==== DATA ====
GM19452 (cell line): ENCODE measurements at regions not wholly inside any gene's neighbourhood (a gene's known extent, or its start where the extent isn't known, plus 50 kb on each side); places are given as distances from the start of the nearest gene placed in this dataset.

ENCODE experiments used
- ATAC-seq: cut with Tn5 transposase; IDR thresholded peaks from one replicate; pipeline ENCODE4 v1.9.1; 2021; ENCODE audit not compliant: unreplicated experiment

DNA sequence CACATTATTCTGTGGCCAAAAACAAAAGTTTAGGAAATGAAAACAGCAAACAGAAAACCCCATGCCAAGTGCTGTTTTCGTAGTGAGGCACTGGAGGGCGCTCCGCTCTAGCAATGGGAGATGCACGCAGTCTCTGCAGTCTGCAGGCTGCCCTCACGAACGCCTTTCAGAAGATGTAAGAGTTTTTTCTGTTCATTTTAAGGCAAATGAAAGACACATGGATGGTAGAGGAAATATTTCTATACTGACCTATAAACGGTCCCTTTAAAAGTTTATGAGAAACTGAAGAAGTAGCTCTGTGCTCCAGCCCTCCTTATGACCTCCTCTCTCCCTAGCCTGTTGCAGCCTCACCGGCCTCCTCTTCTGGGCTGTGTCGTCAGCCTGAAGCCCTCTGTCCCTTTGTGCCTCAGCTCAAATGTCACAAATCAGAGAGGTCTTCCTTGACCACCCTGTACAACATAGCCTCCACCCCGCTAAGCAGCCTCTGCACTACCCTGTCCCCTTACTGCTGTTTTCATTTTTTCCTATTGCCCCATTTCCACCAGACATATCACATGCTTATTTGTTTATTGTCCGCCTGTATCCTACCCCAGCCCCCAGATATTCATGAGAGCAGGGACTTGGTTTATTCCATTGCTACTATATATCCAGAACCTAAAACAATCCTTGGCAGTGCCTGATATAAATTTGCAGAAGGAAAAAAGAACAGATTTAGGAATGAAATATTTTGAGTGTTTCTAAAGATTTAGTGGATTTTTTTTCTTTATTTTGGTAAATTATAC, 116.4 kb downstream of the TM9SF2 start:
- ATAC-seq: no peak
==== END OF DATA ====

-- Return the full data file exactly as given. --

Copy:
GM19452 (cell line): ENCODE measurements at regions not wholly inside any gene's neighbourhood (a gene's known extent, or its start where the extent isn't known, plus 50 kb on each side); places are given as distances from the start of the nearest gene placed in this dataset.

ENCODE experiments used
- ATAC-seq: cut with Tn5 transposase; IDR thresholded peaks from one replicate; pipeline ENCODE4 v1.9.1; 2021; ENCODE audit not compliant: unreplicated experiment

DNA sequence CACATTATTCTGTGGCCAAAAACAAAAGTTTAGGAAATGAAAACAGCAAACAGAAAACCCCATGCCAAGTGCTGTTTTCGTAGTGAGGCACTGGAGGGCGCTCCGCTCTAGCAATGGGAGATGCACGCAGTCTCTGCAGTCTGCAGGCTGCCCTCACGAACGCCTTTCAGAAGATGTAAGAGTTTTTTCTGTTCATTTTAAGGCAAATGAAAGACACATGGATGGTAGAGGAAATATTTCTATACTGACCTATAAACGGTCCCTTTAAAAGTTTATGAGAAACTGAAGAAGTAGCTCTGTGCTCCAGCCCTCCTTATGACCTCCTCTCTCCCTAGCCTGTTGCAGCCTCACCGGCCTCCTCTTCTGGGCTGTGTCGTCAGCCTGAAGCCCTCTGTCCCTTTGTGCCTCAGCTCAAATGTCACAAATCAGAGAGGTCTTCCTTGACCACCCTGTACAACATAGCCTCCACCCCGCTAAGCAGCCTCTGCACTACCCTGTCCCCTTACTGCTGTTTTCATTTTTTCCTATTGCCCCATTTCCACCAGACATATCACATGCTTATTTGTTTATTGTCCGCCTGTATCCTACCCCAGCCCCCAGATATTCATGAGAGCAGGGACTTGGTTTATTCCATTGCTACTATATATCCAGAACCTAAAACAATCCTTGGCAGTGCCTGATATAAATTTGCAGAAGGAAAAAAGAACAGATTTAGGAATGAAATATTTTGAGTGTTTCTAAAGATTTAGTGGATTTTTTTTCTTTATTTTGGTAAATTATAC, 116.4 kb downstream of the TM9SF2 start:
- ATAC-seq: no peak